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Murder Mystery Series by author Tina Czarnota  
Interview - Questions and Answers

By Rich Ryal

Q: What interests you so much about bed & breakfasts that makes them perfect sites for your mysteries?

A: I was reminded why I love country inns and B&Bs so much when recently a friend told me how tired she was upon returning home from vacation. Vacations shouldn't be work and one should return feeling refreshed, something this B&B aficionado usually achieves when visiting one. On why they are perfect sites for my mysteries, well, most country inn, B&Bs are historic buildings and estates that often have been rescued from wrecking balls and have lovingly been restored to their former charm and grandeur. And, because they are usually old, these structures have a feel, a texture that new dwellings just don't possess. Therefore, there's the allure for speculation, for wonderment of how life may have been for the former tenants of these estates.

Often those musings turn to visions of gentility and romance. For things regal and elegant. Granted, reality for some living in these domains decades or generations ago was just that. But, for some, it was not. It was actually quite dark. And so there are whispered rumors of malice and jealousy. Destruction and deceit. Discussions of dark traditions practiced by those that dwelled within. Lifestyles and acts that if were publicly known, would find the practitioners jailed or worse. Yes, the gentility of yesteryear is sometimes a myth. So, having that foundation, you can see why I select country inns and B&Bs for my mysteries. Set those ingredients aside for a bit and consider this. The warm nurturing, caring traits of aunts & uncles. Of grandma & grandpa figures.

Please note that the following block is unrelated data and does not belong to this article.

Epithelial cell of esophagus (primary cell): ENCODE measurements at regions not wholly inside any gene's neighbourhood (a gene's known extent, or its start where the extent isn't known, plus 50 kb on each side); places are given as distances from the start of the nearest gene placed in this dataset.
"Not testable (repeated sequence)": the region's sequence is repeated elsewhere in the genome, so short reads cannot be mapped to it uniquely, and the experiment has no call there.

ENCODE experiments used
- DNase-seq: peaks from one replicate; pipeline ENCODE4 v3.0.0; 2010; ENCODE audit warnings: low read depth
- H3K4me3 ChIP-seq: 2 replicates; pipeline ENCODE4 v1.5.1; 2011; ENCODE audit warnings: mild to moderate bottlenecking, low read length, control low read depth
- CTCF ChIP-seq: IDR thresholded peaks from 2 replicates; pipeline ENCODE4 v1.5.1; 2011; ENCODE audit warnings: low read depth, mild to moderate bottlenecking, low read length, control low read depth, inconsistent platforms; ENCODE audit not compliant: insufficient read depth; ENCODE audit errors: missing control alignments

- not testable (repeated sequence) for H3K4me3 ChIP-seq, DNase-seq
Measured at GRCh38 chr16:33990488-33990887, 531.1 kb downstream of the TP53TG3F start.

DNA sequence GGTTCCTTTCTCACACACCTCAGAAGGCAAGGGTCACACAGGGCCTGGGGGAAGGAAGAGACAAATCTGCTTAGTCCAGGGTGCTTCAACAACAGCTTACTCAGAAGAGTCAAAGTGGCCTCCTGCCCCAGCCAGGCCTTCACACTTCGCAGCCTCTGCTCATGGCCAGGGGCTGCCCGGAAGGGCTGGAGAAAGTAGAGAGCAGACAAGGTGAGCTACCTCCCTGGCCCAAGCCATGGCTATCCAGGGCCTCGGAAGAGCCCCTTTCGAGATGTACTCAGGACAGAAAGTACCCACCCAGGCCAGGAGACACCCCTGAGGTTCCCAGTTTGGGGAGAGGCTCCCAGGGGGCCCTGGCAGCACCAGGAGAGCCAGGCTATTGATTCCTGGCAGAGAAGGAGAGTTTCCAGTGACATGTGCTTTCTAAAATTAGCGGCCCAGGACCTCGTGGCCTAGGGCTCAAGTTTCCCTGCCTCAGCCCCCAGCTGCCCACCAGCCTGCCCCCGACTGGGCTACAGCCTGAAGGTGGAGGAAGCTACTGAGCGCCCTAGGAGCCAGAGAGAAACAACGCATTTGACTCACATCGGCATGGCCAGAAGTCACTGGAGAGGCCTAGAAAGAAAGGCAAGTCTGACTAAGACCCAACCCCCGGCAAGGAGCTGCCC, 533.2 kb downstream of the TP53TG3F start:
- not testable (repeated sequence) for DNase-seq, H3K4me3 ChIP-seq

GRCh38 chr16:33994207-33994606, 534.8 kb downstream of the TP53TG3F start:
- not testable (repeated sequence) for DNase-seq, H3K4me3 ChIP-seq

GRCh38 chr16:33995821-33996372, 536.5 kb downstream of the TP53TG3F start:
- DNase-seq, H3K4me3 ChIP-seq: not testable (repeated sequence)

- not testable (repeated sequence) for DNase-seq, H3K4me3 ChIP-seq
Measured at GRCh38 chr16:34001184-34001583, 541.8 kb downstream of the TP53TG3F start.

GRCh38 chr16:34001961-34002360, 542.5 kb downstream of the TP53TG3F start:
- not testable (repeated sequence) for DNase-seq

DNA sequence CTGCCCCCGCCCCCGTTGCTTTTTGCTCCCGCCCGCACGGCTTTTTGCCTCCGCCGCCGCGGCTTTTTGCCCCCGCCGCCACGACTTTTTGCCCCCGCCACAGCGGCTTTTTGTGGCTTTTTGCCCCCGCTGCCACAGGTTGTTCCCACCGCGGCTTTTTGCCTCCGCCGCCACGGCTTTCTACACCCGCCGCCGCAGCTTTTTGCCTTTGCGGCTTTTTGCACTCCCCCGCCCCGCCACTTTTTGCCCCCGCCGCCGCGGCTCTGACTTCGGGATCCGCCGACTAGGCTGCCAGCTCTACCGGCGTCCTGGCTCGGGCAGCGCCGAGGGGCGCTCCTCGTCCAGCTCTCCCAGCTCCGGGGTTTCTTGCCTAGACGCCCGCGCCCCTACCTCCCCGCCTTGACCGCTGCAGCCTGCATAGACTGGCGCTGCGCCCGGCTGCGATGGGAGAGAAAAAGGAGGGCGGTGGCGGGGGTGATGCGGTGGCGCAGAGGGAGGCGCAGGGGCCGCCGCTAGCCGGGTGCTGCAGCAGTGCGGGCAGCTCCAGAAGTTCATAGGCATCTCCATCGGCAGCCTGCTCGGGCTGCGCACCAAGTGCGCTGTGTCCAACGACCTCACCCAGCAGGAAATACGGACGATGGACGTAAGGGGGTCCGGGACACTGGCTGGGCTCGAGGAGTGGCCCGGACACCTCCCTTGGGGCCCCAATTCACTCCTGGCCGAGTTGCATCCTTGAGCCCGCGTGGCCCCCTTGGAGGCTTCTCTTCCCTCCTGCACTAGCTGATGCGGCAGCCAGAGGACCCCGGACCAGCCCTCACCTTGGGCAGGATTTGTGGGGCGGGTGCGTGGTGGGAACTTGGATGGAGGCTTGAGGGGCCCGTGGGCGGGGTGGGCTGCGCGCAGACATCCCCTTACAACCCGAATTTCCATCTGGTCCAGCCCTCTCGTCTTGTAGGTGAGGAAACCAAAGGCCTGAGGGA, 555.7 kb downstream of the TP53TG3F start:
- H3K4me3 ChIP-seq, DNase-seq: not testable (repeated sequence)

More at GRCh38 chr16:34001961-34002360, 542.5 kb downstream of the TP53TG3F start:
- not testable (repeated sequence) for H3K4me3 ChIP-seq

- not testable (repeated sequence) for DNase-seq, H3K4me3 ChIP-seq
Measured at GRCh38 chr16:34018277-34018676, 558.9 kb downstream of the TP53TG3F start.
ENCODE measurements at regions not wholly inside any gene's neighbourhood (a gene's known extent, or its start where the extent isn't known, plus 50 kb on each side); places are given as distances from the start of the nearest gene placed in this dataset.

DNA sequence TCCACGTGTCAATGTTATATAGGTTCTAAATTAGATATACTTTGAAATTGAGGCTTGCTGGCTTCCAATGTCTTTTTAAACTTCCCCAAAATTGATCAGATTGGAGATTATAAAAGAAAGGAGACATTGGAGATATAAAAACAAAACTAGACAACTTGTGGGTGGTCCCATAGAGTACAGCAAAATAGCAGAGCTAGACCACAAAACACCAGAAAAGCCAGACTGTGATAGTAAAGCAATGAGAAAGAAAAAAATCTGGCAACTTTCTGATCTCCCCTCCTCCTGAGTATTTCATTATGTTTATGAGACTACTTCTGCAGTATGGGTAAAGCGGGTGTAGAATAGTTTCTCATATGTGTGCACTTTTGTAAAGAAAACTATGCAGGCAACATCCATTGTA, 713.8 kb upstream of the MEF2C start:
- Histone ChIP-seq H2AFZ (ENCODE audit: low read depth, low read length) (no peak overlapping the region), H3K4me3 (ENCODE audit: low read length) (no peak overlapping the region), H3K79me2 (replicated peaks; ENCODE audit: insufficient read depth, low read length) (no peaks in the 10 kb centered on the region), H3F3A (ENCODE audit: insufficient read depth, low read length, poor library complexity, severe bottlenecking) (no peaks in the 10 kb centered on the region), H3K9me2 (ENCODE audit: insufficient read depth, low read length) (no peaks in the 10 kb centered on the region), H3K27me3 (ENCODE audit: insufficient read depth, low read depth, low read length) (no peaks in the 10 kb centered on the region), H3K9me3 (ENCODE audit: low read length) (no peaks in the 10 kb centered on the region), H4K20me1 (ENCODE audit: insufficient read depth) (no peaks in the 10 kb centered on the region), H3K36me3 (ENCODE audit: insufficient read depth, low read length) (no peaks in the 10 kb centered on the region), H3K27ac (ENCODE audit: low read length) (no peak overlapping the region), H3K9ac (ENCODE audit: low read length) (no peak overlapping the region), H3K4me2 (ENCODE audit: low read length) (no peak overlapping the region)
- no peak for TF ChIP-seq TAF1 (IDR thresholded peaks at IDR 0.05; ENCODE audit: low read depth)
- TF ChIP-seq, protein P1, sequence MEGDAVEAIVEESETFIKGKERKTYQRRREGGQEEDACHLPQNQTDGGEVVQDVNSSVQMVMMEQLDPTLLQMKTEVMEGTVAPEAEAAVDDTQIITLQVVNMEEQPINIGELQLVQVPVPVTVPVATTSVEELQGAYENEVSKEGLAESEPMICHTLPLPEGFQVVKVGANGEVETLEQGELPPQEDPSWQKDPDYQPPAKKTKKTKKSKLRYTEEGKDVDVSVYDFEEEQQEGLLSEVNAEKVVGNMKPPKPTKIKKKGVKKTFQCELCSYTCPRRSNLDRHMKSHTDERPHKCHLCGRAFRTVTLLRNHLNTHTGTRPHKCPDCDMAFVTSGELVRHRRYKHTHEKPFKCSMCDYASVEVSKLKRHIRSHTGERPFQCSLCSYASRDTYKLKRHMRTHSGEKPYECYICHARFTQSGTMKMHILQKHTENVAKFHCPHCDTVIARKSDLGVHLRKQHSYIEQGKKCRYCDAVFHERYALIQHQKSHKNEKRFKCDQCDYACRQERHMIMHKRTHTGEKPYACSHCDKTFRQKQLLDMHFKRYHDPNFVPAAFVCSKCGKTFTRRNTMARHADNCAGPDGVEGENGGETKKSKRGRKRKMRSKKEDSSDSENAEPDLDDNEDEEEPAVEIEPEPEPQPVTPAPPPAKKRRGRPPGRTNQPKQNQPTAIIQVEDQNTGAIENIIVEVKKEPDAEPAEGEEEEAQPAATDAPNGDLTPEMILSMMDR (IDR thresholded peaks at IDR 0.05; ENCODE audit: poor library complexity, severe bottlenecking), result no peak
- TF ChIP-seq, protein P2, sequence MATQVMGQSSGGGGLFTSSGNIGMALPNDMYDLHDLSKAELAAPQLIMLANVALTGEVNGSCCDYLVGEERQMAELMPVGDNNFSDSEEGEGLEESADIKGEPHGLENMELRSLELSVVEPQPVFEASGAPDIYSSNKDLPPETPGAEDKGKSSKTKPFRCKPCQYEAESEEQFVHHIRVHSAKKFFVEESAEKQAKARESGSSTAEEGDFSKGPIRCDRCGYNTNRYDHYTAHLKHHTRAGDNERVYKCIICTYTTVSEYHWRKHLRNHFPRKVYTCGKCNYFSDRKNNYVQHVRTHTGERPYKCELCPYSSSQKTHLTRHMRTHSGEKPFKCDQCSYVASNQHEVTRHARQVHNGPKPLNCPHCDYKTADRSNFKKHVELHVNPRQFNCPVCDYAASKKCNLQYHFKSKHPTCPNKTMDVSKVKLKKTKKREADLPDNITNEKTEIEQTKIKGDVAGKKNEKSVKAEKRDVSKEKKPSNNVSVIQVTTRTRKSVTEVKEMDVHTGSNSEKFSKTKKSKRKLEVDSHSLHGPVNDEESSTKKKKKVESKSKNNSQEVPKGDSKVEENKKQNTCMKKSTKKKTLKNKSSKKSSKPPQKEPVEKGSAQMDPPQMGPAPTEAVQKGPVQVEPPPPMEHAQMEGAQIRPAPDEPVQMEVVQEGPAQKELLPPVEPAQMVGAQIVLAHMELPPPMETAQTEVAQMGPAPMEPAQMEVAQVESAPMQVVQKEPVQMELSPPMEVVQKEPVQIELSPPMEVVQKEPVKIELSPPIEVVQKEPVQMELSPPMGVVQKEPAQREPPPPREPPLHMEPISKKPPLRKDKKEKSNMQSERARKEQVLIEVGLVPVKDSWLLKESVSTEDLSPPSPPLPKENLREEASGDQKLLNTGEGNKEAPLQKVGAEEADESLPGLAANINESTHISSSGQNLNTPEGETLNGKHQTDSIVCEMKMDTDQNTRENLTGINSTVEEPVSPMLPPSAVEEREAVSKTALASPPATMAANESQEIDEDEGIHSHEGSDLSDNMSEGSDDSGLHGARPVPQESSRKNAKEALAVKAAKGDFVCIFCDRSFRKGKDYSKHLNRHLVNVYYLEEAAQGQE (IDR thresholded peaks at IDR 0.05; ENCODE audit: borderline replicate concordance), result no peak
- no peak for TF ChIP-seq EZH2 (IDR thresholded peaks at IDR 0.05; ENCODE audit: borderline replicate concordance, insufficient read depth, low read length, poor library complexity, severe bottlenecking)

Or, the properness of lords and ladies and their refine and genteel ways. Meld those together—the lure, the serene and the dark and there's your backdrop for my mysteries. Add to that contemporary, colorful characters who possess a bit of all the above, garnish with their quirks and beliefs and watch the fun and mystery begin.

Q: You seem a gracious, considerate person. How were you able to understand a killer well enough to create one?

A: Thanks for the compliment. Most kids have their own fantasy "thing" going on. Some love sci-fi, others magic and so on. Well, after "rearing" my dolls and stuffed animals, I found mysteries. I was fascinated by the likes of Vincent Price, Boris Karloff and with all the cool places and escapades black & white TV. took me. Inspired, I wrote essays on haunted houses, penned ghost stories...that sort of thing. Soon, and a natural progression for most girls, I graduated to Nancy Drew mysteries. So, with all that inspiration and a lifelong love of mysteries, with my experiences, research and imagination, I was able to create my "heavies."

Q: How are you like your main character? How different?

A: Like — I am tall. Okay, I do try to be considerate of others which comes through "Trina," my protagonist. Also, we both are inquisitive & curious about life and like her, I have a "Tim" in mine. Tim, her possible dad-in-law, is a bit of a pain for Trina. Sort of her nemesis. See, she prides herself in being independent. For Tim, "independent woman" is a contradiction. Different — She's recently inherited a decent bit of money, is thirty-something gorgeous, has a near perfect beau and has the guts to go into the B&B business with future-in-laws.

Q: Who is your books audience?